A Rwandan genocide survivor adopted by a international justice prosecutor… a complex case launched… mysterious players… governments involved… the terrain of Hugo Blick’s “Black Earth Rising” is devilishly tricky and right at the heart of modern morality. If Episode 1 is representative, it’s also a humdinger of a thriller, for there are more plot twists here than in most entire series. Michaela Coel is stunning as survivor Kate Ashby, her judge mother is brilliantly played by Harriet Walter, no bit player misses a beat, and there’s even an ongoing oddly effective role played by John Goodman. Spiffy cinematography and crunchy dialogue round out a season opener that begs for a dose of the binges.
Put me in front of a biopic and watch me squirm with frustration. Real life is fascinating but rarely makes for a finely judged story. So I came to “On the Basis of Sex” with apprehension (especially as I’d missed seeing the much-lauded documentary “RGB” about Ruth Bader Ginsburg). I shouldn’t have fussed: Mimi Leder is an excellent director, with an intelligent, finely balanced grasp of story and drama, and the script from Daniel Stiepleman barely puts a foot wrong. Perhaps the reason that this biopic works is that it isn’t really a biopic. Instead it sets the scene with some early-life flashbacks and then settles into a tense, inspiring look at Ginsburg’s very first success at changing U.S. legislation on the basis of sex discrimination. And what a drama it is, with the outcome swinging on a few minutes’ testimony by feisty, whip-smart Ginsburg. Felicity Jones produces a career-best performance as Ginsburg, and Armie Hammer ends up delivering the goods as Martin Ginsburg even if he looks too wholesome. The chauvinistic villains are played by capable character actors. I was swept up by the rousing tale, one little told, and didn’t come down until the abrupt but smart ending. Recommended.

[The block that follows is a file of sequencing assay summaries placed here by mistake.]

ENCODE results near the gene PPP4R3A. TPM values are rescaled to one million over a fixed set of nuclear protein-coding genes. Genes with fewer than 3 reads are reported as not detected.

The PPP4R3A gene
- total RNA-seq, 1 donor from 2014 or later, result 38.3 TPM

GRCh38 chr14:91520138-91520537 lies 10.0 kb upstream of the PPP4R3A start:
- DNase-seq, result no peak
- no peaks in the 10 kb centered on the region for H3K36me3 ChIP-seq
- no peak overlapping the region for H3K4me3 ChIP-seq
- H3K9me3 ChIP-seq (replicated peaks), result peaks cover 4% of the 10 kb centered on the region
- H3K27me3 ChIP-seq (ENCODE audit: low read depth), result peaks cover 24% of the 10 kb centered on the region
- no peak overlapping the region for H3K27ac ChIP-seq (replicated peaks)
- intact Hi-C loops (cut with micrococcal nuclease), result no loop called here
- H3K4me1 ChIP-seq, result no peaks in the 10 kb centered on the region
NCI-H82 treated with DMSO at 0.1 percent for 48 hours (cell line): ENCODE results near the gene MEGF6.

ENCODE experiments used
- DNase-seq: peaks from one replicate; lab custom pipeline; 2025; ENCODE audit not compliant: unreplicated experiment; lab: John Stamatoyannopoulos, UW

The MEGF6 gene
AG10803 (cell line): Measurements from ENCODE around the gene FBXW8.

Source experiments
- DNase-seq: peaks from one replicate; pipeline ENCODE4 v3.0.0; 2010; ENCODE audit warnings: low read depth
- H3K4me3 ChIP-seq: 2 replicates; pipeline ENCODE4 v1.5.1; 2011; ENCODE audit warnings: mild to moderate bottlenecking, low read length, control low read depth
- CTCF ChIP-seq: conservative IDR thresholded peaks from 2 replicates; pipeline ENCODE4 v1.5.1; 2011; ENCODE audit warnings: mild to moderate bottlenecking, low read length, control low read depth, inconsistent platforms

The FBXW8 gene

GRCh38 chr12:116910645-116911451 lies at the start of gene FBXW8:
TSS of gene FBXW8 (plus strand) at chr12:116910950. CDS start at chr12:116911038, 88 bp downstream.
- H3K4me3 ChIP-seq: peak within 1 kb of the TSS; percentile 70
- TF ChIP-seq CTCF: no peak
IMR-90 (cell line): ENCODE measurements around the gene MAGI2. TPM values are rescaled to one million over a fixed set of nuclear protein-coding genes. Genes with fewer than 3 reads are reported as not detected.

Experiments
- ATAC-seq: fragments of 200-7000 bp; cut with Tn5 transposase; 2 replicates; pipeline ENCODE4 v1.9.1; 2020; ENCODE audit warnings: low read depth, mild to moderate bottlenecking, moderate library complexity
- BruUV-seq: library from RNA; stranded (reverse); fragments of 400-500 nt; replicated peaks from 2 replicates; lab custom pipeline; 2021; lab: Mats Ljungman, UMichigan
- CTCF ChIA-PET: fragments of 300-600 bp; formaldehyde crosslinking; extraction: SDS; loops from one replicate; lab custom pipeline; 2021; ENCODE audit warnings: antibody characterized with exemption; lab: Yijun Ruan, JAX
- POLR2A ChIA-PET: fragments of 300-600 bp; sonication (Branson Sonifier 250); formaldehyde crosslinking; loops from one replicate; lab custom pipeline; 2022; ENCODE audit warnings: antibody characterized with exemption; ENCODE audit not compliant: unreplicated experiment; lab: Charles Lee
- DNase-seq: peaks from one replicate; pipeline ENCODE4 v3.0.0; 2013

“Russian Doll” is, based on the first episode, a hoot of a remake of “Groundhog Day.” Its frontline star, Natasha Lyonne (who apparently co-created the series), is not an actor I know, much to my detriment, for she’s an instantly charismatic mid-thirties New York City hardcase intellectual cynic. The plot conceit is, of course, that soon after the episode kicks off at her birthday party, she gets cleaned up by a yellow cab while seeking her cat… and wham, she’s back at the party, again and again and again. Nothing is all that clear in the first episode but it’s clear that we’re in for a zingy, clever-clever plot of recurring but morphing life episodes, like the unpacking of a Russian doll. The sets are super evocative, every character so far is subtly brilliant, and the music rules. I can’t recommend it too highly and can only hope the plot chicanery can sustain my interest over the remaining episodes.